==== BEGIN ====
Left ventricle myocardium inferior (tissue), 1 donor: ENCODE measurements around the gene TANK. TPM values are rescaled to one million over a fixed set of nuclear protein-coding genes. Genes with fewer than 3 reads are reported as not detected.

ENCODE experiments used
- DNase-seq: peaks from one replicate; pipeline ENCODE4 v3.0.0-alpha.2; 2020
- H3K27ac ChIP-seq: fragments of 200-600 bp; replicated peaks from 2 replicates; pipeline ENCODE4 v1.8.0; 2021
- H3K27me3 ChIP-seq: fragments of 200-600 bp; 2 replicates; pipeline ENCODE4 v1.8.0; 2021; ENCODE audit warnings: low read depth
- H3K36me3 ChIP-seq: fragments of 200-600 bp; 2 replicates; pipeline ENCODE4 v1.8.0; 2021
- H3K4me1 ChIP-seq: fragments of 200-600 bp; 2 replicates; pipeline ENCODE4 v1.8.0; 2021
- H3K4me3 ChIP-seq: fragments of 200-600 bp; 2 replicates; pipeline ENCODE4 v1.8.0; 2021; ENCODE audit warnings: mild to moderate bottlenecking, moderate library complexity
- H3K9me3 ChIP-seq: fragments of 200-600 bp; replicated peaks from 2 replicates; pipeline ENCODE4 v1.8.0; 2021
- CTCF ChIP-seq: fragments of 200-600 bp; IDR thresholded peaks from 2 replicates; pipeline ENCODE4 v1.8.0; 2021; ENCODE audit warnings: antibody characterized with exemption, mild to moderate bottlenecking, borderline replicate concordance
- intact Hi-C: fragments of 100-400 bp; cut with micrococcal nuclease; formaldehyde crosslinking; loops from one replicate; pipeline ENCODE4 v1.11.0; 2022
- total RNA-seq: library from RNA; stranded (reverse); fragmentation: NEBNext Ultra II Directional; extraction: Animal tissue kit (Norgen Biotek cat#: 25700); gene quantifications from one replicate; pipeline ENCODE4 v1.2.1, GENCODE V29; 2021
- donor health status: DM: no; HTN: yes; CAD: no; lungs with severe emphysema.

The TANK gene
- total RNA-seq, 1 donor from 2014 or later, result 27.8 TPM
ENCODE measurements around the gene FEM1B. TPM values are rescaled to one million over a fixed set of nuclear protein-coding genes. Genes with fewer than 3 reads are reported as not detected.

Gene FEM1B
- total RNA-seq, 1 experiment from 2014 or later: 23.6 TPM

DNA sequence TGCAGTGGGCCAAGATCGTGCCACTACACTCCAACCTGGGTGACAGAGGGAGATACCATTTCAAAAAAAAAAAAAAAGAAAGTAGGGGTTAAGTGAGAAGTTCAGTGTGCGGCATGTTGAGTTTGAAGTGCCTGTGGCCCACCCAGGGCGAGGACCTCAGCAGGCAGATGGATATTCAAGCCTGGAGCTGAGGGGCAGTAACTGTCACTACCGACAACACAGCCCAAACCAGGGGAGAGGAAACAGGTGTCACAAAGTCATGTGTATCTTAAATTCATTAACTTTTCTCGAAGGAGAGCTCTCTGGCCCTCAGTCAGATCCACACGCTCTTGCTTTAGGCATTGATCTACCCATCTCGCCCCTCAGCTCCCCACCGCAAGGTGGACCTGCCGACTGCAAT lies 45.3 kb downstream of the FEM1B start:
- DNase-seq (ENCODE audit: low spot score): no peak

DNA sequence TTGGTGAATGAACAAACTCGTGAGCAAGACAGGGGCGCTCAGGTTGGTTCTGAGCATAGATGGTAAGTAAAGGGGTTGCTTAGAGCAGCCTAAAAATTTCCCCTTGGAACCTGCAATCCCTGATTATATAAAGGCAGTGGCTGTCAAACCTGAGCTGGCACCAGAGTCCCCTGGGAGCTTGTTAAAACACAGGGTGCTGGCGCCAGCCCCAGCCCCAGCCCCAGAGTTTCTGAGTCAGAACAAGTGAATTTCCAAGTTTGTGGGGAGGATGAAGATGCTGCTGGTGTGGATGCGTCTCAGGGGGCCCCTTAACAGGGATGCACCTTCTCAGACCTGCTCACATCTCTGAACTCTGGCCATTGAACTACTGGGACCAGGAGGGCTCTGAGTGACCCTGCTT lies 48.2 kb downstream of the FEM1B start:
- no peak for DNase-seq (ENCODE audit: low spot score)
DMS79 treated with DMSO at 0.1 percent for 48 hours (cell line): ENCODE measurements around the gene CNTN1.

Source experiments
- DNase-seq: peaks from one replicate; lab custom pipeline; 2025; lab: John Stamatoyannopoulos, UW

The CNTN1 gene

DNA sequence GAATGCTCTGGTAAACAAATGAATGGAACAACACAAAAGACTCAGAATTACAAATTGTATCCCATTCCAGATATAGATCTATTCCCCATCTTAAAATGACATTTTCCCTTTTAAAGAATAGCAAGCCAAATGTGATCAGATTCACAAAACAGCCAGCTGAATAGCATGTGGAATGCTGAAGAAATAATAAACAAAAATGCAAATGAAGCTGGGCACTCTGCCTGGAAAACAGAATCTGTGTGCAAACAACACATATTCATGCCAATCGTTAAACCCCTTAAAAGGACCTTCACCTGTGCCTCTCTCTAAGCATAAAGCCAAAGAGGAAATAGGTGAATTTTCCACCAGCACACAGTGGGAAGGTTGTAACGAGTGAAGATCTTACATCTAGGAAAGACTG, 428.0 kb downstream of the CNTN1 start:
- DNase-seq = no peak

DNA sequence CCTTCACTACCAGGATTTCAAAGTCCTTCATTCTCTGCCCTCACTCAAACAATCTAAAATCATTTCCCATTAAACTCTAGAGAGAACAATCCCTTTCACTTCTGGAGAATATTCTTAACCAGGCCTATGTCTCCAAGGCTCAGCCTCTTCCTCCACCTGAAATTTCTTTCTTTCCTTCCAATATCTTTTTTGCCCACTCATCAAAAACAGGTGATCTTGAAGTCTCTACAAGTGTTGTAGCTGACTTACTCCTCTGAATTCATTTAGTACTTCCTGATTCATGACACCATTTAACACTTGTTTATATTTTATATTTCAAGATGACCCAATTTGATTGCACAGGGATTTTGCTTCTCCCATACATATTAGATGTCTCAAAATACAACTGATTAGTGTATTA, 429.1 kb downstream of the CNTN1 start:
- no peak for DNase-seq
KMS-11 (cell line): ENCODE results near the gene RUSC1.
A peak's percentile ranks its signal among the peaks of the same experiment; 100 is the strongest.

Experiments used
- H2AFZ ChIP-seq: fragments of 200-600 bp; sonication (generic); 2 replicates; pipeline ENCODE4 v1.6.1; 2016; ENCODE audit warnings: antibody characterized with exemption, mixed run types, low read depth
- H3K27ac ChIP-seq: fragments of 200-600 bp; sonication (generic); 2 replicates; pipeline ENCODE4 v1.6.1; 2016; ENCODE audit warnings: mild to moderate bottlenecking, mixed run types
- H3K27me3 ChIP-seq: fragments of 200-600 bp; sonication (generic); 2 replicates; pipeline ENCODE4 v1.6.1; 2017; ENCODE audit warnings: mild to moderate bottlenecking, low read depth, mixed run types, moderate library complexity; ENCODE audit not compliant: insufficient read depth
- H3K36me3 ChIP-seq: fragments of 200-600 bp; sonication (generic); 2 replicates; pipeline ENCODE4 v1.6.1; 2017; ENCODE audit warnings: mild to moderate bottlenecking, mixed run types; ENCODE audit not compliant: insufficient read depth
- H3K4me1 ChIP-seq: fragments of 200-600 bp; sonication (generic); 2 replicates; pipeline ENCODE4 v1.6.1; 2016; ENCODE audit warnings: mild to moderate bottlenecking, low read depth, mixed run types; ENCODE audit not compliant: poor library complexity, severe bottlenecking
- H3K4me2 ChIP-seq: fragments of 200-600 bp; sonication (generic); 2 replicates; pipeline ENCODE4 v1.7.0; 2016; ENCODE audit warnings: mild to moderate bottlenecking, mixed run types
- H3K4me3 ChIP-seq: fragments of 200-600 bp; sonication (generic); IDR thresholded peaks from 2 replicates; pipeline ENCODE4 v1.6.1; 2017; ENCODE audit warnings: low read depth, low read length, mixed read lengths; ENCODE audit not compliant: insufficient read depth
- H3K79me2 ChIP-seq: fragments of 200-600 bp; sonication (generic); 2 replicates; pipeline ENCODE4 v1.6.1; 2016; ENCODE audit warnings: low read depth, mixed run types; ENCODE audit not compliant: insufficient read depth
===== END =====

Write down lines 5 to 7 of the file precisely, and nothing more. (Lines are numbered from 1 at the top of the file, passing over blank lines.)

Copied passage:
- H3K27me3 ChIP-seq: fragments of 200-600 bp; 2 replicates; pipeline ENCODE4 v1.8.0; 2021; ENCODE audit warnings: low read depth
- H3K36me3 ChIP-seq: fragments of 200-600 bp; 2 replicates; pipeline ENCODE4 v1.8.0; 2021
- H3K4me1 ChIP-seq: fragments of 200-600 bp; 2 replicates; pipeline ENCODE4 v1.8.0; 2021